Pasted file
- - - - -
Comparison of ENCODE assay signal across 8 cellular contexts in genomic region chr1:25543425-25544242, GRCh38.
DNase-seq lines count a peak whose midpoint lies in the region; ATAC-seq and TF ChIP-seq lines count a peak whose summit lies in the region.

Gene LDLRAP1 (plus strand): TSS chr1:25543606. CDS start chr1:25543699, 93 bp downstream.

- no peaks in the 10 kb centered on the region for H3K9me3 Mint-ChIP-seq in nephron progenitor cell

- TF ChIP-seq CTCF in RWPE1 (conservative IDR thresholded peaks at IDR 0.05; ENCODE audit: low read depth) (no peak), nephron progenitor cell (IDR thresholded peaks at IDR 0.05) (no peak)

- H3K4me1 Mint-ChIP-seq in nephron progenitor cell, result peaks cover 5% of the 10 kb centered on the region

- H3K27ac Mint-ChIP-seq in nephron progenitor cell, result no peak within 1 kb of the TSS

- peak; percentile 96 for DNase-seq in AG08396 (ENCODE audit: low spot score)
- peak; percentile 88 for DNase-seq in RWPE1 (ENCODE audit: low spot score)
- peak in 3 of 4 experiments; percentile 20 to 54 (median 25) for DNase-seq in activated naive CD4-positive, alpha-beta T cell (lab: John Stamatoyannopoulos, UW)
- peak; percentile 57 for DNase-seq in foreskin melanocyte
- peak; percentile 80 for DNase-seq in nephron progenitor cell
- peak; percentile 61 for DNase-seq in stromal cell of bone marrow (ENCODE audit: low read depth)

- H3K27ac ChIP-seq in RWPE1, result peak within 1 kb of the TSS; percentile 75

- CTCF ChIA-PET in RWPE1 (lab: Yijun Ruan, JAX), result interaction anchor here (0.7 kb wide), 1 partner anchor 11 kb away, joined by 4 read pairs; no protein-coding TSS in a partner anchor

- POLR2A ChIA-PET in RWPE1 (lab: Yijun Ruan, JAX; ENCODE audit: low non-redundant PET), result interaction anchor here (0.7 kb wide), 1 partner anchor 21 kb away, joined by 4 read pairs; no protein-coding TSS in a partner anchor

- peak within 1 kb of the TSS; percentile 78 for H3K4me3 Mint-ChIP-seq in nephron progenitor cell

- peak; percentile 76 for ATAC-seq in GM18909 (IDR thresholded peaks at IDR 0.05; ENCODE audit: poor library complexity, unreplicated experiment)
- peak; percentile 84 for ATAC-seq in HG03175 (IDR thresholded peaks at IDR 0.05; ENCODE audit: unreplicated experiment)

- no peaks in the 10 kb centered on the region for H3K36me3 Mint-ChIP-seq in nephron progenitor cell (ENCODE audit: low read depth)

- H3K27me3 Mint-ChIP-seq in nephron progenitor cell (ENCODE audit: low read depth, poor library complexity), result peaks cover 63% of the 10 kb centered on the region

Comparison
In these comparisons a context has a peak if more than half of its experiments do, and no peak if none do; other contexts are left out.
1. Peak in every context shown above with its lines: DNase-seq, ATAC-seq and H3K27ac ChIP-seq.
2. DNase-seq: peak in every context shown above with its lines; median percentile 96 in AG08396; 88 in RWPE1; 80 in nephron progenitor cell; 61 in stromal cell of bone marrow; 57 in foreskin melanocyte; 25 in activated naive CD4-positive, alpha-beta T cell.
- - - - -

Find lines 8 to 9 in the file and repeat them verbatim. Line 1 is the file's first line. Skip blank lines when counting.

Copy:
- peak; percentile 96 for DNase-seq in AG08396 (ENCODE audit: low spot score)
- peak; percentile 88 for DNase-seq in RWPE1 (ENCODE audit: low spot score)